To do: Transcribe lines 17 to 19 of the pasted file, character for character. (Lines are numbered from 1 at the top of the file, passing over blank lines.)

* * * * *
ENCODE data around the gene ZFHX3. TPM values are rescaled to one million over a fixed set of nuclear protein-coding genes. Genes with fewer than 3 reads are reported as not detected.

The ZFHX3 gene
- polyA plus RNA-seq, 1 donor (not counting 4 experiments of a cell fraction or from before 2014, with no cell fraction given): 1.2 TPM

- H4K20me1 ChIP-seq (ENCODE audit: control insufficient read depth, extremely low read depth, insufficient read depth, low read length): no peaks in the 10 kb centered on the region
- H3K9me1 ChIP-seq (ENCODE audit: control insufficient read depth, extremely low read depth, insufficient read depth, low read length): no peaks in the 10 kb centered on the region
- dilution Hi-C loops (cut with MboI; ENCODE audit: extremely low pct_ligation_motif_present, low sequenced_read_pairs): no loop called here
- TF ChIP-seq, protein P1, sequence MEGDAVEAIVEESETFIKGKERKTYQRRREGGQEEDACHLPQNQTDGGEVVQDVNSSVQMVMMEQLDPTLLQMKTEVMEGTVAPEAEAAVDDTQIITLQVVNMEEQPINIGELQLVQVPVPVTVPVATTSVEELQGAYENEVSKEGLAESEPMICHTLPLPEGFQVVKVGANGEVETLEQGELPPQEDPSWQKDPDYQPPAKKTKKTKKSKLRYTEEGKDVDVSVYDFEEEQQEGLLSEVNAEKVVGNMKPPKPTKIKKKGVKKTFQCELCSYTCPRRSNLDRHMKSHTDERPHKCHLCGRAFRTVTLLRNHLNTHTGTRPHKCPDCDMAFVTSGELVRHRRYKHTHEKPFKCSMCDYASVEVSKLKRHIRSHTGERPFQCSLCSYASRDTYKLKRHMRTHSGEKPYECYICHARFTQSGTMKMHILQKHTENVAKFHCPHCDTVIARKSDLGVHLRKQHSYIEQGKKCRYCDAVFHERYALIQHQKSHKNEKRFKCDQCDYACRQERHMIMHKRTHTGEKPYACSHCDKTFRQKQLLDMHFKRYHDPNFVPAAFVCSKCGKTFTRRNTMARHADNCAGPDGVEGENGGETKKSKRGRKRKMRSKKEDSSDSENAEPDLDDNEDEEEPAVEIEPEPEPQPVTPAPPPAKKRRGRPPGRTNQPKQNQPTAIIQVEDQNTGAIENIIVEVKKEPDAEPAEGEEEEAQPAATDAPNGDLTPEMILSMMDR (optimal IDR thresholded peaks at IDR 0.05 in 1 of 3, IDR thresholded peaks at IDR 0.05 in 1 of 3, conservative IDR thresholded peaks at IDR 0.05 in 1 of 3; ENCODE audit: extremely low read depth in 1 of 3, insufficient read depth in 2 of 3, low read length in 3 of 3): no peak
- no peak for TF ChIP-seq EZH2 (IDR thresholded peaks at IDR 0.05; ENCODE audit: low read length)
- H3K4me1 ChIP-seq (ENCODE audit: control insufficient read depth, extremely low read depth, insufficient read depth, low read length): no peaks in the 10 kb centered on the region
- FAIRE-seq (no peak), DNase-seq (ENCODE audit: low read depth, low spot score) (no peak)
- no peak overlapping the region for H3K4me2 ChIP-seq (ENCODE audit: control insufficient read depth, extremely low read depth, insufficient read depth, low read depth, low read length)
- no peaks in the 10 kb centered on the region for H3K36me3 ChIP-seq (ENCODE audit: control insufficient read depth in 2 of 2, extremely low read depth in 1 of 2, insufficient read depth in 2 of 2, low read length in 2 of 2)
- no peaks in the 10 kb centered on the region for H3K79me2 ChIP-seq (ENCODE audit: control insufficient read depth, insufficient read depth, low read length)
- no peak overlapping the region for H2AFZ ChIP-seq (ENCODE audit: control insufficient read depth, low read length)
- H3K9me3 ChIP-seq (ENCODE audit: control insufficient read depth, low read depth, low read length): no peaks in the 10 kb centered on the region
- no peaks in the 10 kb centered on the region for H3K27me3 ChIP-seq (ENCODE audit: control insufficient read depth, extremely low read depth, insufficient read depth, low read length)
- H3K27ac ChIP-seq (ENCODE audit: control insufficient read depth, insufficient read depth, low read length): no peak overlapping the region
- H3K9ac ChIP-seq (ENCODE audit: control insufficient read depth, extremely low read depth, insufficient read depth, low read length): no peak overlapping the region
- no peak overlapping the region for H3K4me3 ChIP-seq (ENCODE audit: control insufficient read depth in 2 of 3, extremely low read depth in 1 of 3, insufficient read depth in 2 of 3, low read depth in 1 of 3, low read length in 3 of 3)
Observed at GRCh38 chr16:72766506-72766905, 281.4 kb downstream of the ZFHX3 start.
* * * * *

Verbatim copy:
- H3K27ac ChIP-seq (ENCODE audit: control insufficient read depth, insufficient read depth, low read length): no peak overlapping the region
- H3K9ac ChIP-seq (ENCODE audit: control insufficient read depth, extremely low read depth, insufficient read depth, low read length): no peak overlapping the region
- no peak overlapping the region for H3K4me3 ChIP-seq (ENCODE audit: control insufficient read depth in 2 of 3, extremely low read depth in 1 of 3, insufficient read depth in 2 of 3, low read depth in 1 of 3, low read length in 3 of 3)